And yet What Technology Wants advances a compelling argument that complex adaptive systems will converge into recurring solutions given enough time. Kelly is claiming that evolution is reproducible. He sites the convergent evolution of eyesight as evidence. Evolutionary biologists have determined that a camera like eye evolved not just once but independently six times over the course of life on Earth. It seems that eyesight is an inevitable evolutionary outcome not a random event. Many other examples are highlighted in the book pointing to similar evolutionary convergence across the natural world including flapping wings which evolved independently three times in birds, bats, and pterodactyls.
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Saul Kaplan: What Technology Wants
Yesterday morning I found myself at Goodwill looking for a sports jacket to purchase that I had donated last week thinking it was a different — and much older– sports jacket that no longer fit me rather than the new sports jacket I bought as a present for myself over Christmas.
I was even willing to “buy back” my sports jacket –but still was going to be shrewd about it. After all, it was Goodwill and I did make the mistake of donating the wrong sports jacket but I was not willing to pay full price and was going to explain to the manager what happened and ask for a discount under the circumstances. I was even going to point out, if I needed to, that I didn’t take a “Donation Receipt” last week to declare a tax deduction when I donated the wrong sports jacket.
This is called “pre- planning” and “postioning” in negotiation strategy and is always important to do in every kind of negotiation. I figured it would probably be on sale for between $60 and $75 dollars but I had decided beforehand that my starting offer to buy back my sportsjacket would be $20 and the absolute most I was willing to pay for it was $40. In negotiating tactics this is called your “anchor price” for beginning a negotiation and your “walk away price” or your “best and final offer” (or BAFO).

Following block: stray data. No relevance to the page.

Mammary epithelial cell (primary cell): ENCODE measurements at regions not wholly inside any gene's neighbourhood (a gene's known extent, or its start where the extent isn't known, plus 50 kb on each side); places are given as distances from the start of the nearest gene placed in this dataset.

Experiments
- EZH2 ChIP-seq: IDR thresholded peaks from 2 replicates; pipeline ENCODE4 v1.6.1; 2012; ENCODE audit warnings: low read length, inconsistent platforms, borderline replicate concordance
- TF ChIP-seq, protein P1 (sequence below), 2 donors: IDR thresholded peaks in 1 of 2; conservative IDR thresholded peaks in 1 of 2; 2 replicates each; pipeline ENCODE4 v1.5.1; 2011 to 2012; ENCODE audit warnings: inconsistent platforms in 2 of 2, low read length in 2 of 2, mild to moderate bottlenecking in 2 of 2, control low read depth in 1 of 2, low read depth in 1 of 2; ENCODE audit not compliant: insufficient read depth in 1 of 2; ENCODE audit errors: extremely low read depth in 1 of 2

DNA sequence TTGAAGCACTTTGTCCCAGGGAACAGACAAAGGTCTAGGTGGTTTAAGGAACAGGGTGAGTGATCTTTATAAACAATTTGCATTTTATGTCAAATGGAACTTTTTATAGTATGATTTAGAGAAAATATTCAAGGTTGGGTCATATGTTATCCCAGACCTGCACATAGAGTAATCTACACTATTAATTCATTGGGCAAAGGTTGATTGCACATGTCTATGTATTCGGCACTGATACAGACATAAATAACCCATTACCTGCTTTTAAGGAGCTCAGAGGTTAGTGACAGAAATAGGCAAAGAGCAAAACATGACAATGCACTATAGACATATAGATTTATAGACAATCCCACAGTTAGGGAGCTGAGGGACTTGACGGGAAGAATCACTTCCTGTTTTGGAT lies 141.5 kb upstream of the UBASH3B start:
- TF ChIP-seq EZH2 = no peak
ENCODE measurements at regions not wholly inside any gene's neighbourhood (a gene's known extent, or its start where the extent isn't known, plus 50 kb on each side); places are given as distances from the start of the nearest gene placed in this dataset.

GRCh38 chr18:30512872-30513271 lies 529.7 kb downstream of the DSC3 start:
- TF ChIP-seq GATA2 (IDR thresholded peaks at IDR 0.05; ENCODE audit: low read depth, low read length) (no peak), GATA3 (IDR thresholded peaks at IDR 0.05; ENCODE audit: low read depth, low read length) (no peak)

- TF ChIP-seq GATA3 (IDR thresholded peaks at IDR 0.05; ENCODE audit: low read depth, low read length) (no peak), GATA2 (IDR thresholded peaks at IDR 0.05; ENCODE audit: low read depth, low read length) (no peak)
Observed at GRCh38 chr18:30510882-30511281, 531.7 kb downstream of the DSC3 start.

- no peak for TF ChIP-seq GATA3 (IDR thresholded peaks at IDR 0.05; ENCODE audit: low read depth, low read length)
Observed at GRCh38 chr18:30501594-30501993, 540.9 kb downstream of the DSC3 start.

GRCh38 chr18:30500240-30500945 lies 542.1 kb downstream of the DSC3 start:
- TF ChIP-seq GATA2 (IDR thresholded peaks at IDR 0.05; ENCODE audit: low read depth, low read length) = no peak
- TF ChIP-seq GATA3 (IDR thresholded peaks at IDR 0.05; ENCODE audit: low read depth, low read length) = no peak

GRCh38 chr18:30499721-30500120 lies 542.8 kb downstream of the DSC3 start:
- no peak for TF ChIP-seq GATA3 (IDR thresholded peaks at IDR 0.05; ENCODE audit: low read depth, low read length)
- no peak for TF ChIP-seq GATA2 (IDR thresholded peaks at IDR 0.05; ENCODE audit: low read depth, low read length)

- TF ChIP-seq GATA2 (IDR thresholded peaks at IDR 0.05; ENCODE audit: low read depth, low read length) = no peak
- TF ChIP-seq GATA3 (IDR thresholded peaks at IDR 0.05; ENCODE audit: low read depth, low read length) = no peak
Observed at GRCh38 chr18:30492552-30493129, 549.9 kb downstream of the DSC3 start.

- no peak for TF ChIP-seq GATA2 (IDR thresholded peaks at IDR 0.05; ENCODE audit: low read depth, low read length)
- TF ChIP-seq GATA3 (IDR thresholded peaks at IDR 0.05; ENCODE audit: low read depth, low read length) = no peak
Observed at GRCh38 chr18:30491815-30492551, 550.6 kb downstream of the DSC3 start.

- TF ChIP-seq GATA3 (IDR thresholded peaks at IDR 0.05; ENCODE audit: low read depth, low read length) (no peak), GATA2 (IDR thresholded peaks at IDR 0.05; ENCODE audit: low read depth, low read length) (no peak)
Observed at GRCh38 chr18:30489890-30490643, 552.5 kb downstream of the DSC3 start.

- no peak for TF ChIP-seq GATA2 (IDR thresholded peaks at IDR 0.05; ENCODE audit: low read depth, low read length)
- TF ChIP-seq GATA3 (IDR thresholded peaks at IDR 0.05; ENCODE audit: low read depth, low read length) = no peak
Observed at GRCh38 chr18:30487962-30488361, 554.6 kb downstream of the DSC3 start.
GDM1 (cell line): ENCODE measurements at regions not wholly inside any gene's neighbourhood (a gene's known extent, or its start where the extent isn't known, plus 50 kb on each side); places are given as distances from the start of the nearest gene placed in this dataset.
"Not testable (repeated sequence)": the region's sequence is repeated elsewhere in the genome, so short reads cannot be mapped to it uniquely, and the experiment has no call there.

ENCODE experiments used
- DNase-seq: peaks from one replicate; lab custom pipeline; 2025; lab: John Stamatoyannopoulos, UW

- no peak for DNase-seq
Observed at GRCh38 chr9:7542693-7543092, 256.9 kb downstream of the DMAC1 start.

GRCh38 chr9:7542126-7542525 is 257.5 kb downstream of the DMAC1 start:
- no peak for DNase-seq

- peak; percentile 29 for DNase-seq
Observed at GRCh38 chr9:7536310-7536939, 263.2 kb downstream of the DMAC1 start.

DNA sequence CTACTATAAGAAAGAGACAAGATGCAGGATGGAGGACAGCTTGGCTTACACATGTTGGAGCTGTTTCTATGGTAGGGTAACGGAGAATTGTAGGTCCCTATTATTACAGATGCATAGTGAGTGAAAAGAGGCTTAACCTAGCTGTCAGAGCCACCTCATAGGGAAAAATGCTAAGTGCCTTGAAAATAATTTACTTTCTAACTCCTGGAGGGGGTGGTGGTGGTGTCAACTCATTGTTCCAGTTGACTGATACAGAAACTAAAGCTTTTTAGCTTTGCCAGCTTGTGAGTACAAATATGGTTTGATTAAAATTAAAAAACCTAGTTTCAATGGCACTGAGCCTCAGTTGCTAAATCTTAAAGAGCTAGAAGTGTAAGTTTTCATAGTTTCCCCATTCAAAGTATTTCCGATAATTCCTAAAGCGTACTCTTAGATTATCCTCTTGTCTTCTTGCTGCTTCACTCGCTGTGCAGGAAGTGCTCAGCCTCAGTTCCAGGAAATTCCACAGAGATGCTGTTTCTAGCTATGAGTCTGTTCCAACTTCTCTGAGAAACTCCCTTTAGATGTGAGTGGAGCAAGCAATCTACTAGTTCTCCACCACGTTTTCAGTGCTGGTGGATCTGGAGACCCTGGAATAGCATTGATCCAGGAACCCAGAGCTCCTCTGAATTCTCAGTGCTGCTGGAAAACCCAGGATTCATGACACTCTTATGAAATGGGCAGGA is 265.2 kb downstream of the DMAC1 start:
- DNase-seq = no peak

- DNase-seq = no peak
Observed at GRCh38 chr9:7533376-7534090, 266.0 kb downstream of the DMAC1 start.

I was really pleased with myself that I was remembering all of these important negotiating strategies from a course titled “Negotiations” that I took over a decade ago while pursuing my MBA. And I was grateful I had such a great professor for that class, Dr Tom Byrd at Bellarmine University.
Unfortunately, Dr Byrd never told us to avoid putting ourselves into really stupid negotiating situations like the one I had gotten myself into. That would have been really helpful to me now–even more helpful than all the great negotiating tactics he taught us. I think I’ll suggest Dr Byrd include this pointer about avoiding dumb negotiating situations for his future classes.
As it turned out Goodwill no longer had my sports jacket. But I would have been ready to negotiate adroitly for it if they had. And apparently someone got a really good deal on a nice new sports jacket before I could buy it back at a discounted price applying what I had learned in my Negotiations MBA class.
But to tell you the truth, I now wish I had taken the course in “Bargain Shopping” instead of that silly negotiations course.
During my six years as an accidental bureaucrat, after spending twenty-five years in the private sector, my friends often wondered how I could do it. They routinely asked versions of the question: doesn’t government move too slowly for you? My standard reply was that, yes, the public sector moves slowly – but then, big companies don’t move so quickly either. And come to think of it, I teased my friends in higher education, colleges and universities move more slowly than either business or government! The point is, all institutions move slowly.
What surprised me wasn’t how slowly the different institutions moved, but the different language, behavior, secret handshakes, and views of each other I found across sectors. Xenophobia runs rampant within public, private, non-profit, and for-profit silos. Each silo has created its own world completely foreign to inhabitants from other sectors. Visiting emissaries are always viewed with skepticism. (”I’m from the government and I’m here to help …”)
One epiphany from my immersion into the non-private sector is how strenuously social sector organizations resist the notion they have a “business model”. Non-profits, government agencies, social enterprises, schools, and NGOs consistently proclaim that they aren’t businesses, and therefore business rules don’t apply.
Well, I’m sorry to break the news, but if an organization has a viable way to create, deliver, and capture value, it has a business model. It doesn’t matter whether an organization is in the public or private sector. It doesn’t matter if it’s a non-profit or a for-profit enterprise. All organizations have a business model. Non-profit corporations may not be providing a financial return to investors or owners, but they still capture value to finance activities with contributions, grants, and service revenue. Social enterprises may be mission-driven, focused on delivering social impact versus a financial return on investment, but they still need a sustainable model to scale. Government agencies are financed by taxes, fees, and service revenue, but are still accountable to deliver citizen value at scale.
The idea that business models are just for business is just wrong. Any organization that wants to be relevant, to deliver value at scale, and to sustain itself must clearly articulate and evolve its business model. And if an organization doesn’t have a sustainable business model, its days are numbered.